Brittle said part of the NEPA process is study of air pollution impacts, permanent culture changes for GRIC, study of wells and water washes. He believes once those are truly studied the results will be shocking.
"They used to tell us they didn't have a choice, this was planned so many years ago, and then they realized we'd be waiting with a club in the court room, so they moved to the Indian community thinking this opposition would not appear there and there'd be no lawsuit," Brittle said. "But this is a real problem. We're right back where we started from and I can guarantee if they try to build it in Ahwatukee it isn't going to happen, especially once the pollution problem comes out."
Others are not so confident that fighting the freeway is still an option. Phoenix City Councilman Sal DiCiccio said he's uncertain what can be done now that the freeway will not go on tribal land.
"I don't know what else they can do at this point," DiCiccio said. "It's too early to say anything. I wasn't planning on a plan B. I was planning on this going through. I've never been a fan of the freeway. I don't think it's a benefit to our area at all, but I have no control over the freeway. What we were able to do was use the bully pulpit to get the tribe and the state to work together. We can all make individual statements, but it doesn't mean anything will come of it."
GRIC Councilman Devin Redbird was working with a group of about 20 GRIC residents to teach people in his community the benefits of a yes vote. He said his group will continue to fight.
"‘No build' is not an option since the Arizona Department of Transportation already has acquired right of way in Ahwatukee to build the freeway," Redbird said in a statement. "We will immediately pursue tribal legal action as well as bring this unconstitutional measure to the attention of the Pima Agency for a final determination due to non compliance against tonight's vote and organize an initiative to shortly propose to our tribal members an up or down vote on building the freeway on tribal land.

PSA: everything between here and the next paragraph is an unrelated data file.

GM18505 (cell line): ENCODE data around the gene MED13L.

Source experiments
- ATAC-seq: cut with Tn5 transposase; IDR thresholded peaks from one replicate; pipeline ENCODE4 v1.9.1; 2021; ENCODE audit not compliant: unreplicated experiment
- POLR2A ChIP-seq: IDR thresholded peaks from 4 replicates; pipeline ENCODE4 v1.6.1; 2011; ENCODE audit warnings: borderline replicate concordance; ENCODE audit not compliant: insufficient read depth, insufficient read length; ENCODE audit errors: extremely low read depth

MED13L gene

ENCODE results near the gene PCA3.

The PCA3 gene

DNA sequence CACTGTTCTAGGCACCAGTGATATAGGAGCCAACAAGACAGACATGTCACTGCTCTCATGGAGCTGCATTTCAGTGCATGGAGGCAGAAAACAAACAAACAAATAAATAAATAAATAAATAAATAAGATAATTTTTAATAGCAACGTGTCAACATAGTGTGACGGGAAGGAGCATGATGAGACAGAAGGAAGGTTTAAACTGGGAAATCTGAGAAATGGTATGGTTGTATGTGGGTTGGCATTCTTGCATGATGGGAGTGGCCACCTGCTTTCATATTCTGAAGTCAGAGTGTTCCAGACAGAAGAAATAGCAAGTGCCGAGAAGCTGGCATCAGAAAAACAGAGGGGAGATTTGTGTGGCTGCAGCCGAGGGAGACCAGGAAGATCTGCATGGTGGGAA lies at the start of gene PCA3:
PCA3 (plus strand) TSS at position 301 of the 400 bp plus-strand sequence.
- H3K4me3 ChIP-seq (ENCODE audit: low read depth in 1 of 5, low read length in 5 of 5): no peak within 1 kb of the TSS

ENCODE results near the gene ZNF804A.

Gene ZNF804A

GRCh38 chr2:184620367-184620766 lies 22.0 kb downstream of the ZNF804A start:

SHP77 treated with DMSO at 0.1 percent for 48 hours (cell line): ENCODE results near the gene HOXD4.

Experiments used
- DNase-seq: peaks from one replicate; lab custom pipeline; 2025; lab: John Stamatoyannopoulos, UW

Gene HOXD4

"Such a vote will save our sacred South Mountain, allow us to best protect our sovereignty and destiny and ensure self determination and economic opportunity for our people. In many ways tonight was like a primary election. Now it is time for the general election with narrowed choices. Our cause goes on, and continues immediately."
Those in GRIC District 6 who fought for the no-build option on the ballot plan to continue fighting, as well. Michael Tashquinth said they know the sacredness of the mountain and they are not ready to see it destroyed.
The results of the vote for "no build" could lead to a quickened pace for the Pecos Road alignment, but if those fighting the issue have their way it will be at least another decade before any final decision is made.
"When the draft comes out it should bring an uproar and that gives us time to plan, and raise money, and prepare for court," Brittle said. "We're ready to win. I'm undefeated in federal court and I don't intend to ruin my record."
The draft EIS is estimated to come out sometime this summer.